By John Wagner and Jon Cohen
Washington Post Staff Writers
Wednesday, October 22, 2008
A broad majority of Maryland voters supports a proposal for slot machine gambling on the Nov. 4 ballot as deepening worries about the state budget outweigh lingering concerns about the social problems that slots might bring, according to a Washington Post poll.
Sixty-two percent of likely voters expressed support for the ballot measure, while 36 percent said they would vote against it. Only 2 percent said they were undecided about the proposal, which Gov. Martin O'Malley (D) has cast as a partial solution to the state's fiscal problems and foes say will lead to increased crime, gambling addiction and other ills.
About one-third of voters who think slots might have negative consequences still support the plan, which legislative analysts predict would eventually generate more than $600 million a year for education. Other proceeds would go to operators of slots parlors and the horse-racing industry.
Passage or failure of the measure is intended to put to rest an issue that has dominated state politics for close to a decade and produced repeated legislative stalemates during the tenure of O'Malley's predecessor, Robert L. Ehrlich Jr. (R).
The proposal, which would authorize as many as 15,000 machines at five locations, drew at least majority support from voters in all regions of the state, in both major political parties, and among all income and education levels. A majority of male and female voters and black and white voters said they would support the plan, which will appear as Question 2.
Nearly two-thirds of voters cited the economy and jobs as the most pressing issue in Maryland, a sevenfold increase from a year ago. The same percentage also said things are seriously on the wrong track in Maryland -- a jump of 15 percentage points from a year ago and a dramatic turnaround from two years ago, just before O'Malley's election, when nearly six in 10 said things were on the right track.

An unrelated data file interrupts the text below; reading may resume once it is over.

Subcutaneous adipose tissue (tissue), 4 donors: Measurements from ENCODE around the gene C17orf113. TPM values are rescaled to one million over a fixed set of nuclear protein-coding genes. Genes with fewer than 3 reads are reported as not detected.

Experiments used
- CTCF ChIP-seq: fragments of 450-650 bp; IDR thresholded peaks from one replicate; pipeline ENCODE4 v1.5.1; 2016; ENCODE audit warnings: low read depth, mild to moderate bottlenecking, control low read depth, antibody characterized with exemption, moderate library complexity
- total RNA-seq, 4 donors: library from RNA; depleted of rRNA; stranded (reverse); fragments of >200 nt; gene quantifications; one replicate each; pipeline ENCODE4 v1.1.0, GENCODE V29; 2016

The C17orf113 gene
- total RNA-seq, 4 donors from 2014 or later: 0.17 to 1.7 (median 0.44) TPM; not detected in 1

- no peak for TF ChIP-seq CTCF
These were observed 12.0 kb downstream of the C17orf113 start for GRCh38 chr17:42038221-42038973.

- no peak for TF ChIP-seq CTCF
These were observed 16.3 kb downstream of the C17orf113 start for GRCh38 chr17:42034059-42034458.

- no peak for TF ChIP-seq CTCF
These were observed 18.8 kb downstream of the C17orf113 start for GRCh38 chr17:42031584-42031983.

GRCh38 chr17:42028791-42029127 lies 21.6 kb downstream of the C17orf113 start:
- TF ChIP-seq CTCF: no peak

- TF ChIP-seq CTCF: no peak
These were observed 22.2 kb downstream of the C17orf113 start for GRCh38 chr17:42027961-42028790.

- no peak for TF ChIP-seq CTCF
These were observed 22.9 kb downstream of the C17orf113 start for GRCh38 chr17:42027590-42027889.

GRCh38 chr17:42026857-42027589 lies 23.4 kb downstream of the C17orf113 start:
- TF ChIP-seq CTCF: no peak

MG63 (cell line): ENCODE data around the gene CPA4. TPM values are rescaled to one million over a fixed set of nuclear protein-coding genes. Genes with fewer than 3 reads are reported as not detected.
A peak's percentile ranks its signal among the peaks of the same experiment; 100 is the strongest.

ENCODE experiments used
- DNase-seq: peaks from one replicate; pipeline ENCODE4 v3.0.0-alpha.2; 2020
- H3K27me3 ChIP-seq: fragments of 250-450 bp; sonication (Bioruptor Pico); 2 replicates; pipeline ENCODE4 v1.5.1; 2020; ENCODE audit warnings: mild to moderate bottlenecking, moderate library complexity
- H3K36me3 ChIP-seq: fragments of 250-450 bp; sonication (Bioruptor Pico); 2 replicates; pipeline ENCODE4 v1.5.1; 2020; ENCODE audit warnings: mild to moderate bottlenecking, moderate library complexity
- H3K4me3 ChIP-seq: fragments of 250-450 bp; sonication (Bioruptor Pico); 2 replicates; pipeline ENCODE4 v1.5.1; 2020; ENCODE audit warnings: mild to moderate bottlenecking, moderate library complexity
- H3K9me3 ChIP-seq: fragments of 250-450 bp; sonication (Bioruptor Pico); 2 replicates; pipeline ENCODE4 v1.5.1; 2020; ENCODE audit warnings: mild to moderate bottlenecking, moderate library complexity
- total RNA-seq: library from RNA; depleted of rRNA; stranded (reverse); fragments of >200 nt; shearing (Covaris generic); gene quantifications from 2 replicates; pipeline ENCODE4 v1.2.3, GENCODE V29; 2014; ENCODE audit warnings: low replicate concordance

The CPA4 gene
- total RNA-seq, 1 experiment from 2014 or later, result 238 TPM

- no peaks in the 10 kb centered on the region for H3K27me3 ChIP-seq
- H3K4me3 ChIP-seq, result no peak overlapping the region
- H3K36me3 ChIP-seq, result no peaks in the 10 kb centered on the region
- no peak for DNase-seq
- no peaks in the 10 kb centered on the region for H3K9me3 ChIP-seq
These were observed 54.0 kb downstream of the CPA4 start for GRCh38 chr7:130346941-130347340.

Nearly all Maryland voters are worried about the economy, and about two-thirds are concerned about family finances, the poll found.
Voters' dour outlook has no discernible effect on how they view O'Malley's performance, however. Fifty-three percent say they approve of the way the governor is handling his job, while 37 percent disapprove. Those numbers are about the same as a year ago, the last time The Post conducted a Maryland poll.
Polls since then have indicated a drop-off in O'Malley's popularity after a special legislative session last fall in which lawmakers initiated a series of budget cuts and raised taxes by nearly $1.4 billion a year.
During that session, the legislature approved O'Malley's plan to let voters decide whether to legalize slots. Under the plan, slot machines would be authorized in Allegany, Anne Arundel, Cecil and Worcester counties and in Baltimore.
About two-thirds of voters in those jurisdictions said they would support the slots plan, despite warnings from opponents about negative impacts on their communities.
They include voters such as Lara Allen of Odenton, who said she lives about 10 miles from the most likely slots site in Anne Arundel, the Laurel Park horse racing track. Allen, 39, an information technology consultant, said she could envision more traffic resulting from slots but added that she thinks such concerns are overblown. She also questioned whether slots would generate as much money as advocates suggest.
"I just don't see any reason to stop it," Allen said. "Any revenue that could be generated from it is a good thing."
Among Maryland's larger jurisdictions, support for slots was highest in Baltimore, at 75 percent. That figure was 58 percent in Prince George's and Anne Arundel counties and 54 percent in Montgomery.
Slots opponents are relying on heavy turnout from voters such as Mary Moore, a Prince George's County schoolteacher who lives in Brandywine. Moore, who said she is in her early 60s, said she doubts that slots would generate as much money for education as advertised, and she is concerned about crime.
"Wherever they put slots, you're going to have to have more security," Moore said. "Our police officers are already overtaxed."